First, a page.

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Bloomberg Draws Fire in Democratic Presidential Debate Debut as Nomination Race Intensifies

Former New York City Mayor Mike Bloomberg drew fire from his opponents in a Democratic Party presidential debate Wednesday, his first since launching his self-funded campaign fueled by hundreds of millions of dollars in advertising buys.
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Former New York Mayor Mike Bloomberg immediately drew fire from his opponents in a Democratic Party presidential debate Wednesday, his first since launching his self-funded campaign fueled by hundreds of millions of dollars in advertising buys.

Vermont Senator Bernie Sanders, the current front runner for the Democratic nomination, criticized Bloomberg for his "Stop-and-Frisk" policy while he was mayor of New York while Sen. Elizabeth Warren, D-Mass., said Americans don’t need to substitute “one arrogant billionaire for another.”

Bloomberg for his part said that if Sanders is the party’s nominee, “We will have Donald Trump for another four years and we can't stand that.”

Bloomberg has spent several hundred million dollars of his own fortune since jumping into the campaign late in November. He has seen his national poll numbers rise as he has sought to overwhelm the airwaves -- and his opponents -- with the message that he is the most experienced and best funded candidate to defeat President Donald Trump in November.

Sanders has been extending his lead in national polls since winning the New Hampshire primary earlier this month.

Even before Wednesday’s debate began, Sanders and other rivals were taking rhetorical aim at Bloomberg. In addition to Bloomberg’s  support of “Stop-and-Frisk” they've pointed to his sexist remarks while running his eponymous media business.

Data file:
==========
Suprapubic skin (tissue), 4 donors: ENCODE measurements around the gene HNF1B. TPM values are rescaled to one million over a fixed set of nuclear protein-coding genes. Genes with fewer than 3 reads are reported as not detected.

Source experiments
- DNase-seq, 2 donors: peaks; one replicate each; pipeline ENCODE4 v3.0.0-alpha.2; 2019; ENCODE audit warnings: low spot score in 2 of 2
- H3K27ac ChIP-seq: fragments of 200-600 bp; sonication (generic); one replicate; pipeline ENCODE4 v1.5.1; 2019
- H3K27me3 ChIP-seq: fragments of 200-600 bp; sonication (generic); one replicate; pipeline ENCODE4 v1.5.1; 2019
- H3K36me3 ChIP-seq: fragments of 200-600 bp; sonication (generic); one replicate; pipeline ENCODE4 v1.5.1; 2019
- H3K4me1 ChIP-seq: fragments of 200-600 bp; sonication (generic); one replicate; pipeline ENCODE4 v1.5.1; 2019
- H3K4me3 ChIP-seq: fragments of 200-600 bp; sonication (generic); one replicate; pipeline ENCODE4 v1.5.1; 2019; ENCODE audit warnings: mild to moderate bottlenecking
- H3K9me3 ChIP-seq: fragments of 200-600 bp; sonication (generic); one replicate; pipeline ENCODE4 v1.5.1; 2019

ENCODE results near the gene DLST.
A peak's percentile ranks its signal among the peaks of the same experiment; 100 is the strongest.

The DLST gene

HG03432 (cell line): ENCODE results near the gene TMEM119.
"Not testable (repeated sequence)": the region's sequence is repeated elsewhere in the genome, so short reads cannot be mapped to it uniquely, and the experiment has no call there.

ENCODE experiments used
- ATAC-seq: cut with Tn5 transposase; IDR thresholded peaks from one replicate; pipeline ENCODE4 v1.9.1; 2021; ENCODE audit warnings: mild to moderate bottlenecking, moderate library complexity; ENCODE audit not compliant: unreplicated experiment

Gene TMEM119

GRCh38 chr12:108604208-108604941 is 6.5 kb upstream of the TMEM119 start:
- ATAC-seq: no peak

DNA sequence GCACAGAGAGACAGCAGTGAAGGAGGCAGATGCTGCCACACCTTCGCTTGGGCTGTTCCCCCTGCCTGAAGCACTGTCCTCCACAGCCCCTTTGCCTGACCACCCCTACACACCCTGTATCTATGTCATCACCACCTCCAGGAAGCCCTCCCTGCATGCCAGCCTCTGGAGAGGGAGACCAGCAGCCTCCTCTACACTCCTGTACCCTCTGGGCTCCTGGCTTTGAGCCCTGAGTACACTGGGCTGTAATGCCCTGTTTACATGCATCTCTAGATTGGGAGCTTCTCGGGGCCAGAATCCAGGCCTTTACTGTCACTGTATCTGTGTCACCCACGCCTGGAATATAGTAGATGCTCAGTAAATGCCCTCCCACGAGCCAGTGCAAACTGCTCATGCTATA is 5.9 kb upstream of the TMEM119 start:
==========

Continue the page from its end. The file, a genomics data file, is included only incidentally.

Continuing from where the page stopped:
During the debate, Bloomberg appeared to be rocked back on his heels by questions about sexual harassment, and non-disclosure agreements between him and women at his media company.

Bloomberg said his company has many women in high-paying jobs who are paid exactly the same as men in those jobs. He also pointed to positive workplace ratings for the company.

Warren countered that Bloomberg’s defense amounted to saying “I was nice to some women,” as the former mayor noticeably rolled his eyes. And despite repeated questions from Warren and former Vice President Joe Biden, Bloomberg said he would not release the women involved from the non-disclosure agreements.

In another exchange, Sanders attacked billionaires “like Bloomberg” who effectively pay lower taxes than the middle class, prompting Bloomberg to interject “Who wrote the code? You and 99 other senators.”

Asked by a moderator if he deserved all his money, Bloomberg said “Yes. I worked very hard for it.” He added that he’s giving most of it away, "including a large chunk to the Democratic party."

Bloomberg said many of Sanders’ proposals, including one to put workers on corporate boards, wouldn’t work. “We’re not going to throw out capitalism. It’s ridiculous.”

Bloomberg's team has sought to suggest that Sanders could walk away with the nomination as early as next month, virtually "guaranteeing" Trump’s reelection in November. Head-to-head poll numbers between Sanders and Trump dispute that claim, however. 

Bloomberg designed his campaign on the premise he could rally more moderate Democrats as Biden’s campaign faltered. Biden put in dismal performances in the Iowa Caucuses and the New Hampshire primary earlier this month. He’s relying on a strong performance in South Carolina to revive his campaign before Super Tuesday on March 3.

Biden appeared charged up Wednesday, and used much of the debate to emphasize his experience, noting at the close that Las Vegas was the scene of the worst mass shooting in U.S. history and adding "I'm the only one who's beaten the NRA nationally and I beat them twice."

Former South Bend Mayor Pete Buttigeig sought to place himself squarely between Sanders and Bloomberg saying "We shouldn't have to choose between one candidate who wants to burn this party down and another one who wants to buy this party out." 

Sen. Amy Klobuchar of Minnesota, who came in a strong third in New Hampshire, focused her appeal on Nevada voters, saying they understand that they don't have to agree with the eventual nominee over every issue, but that whoever is nominated must have heart. 

Bloomberg’s name won’t be on any ballots until Super Tuesday when 10 states, including Texas and California, will hold presidential primaries.

Billionaire investor Tom Steyer and Congresswoman Tulsi Gabbard both failed to qualify for the debate.

Nevada’s caucuses, where Sanders currently holds the lead in polls, are scheduled for Feb. 22.

South Carolina’s primary is slated for Sat. Feb. 29.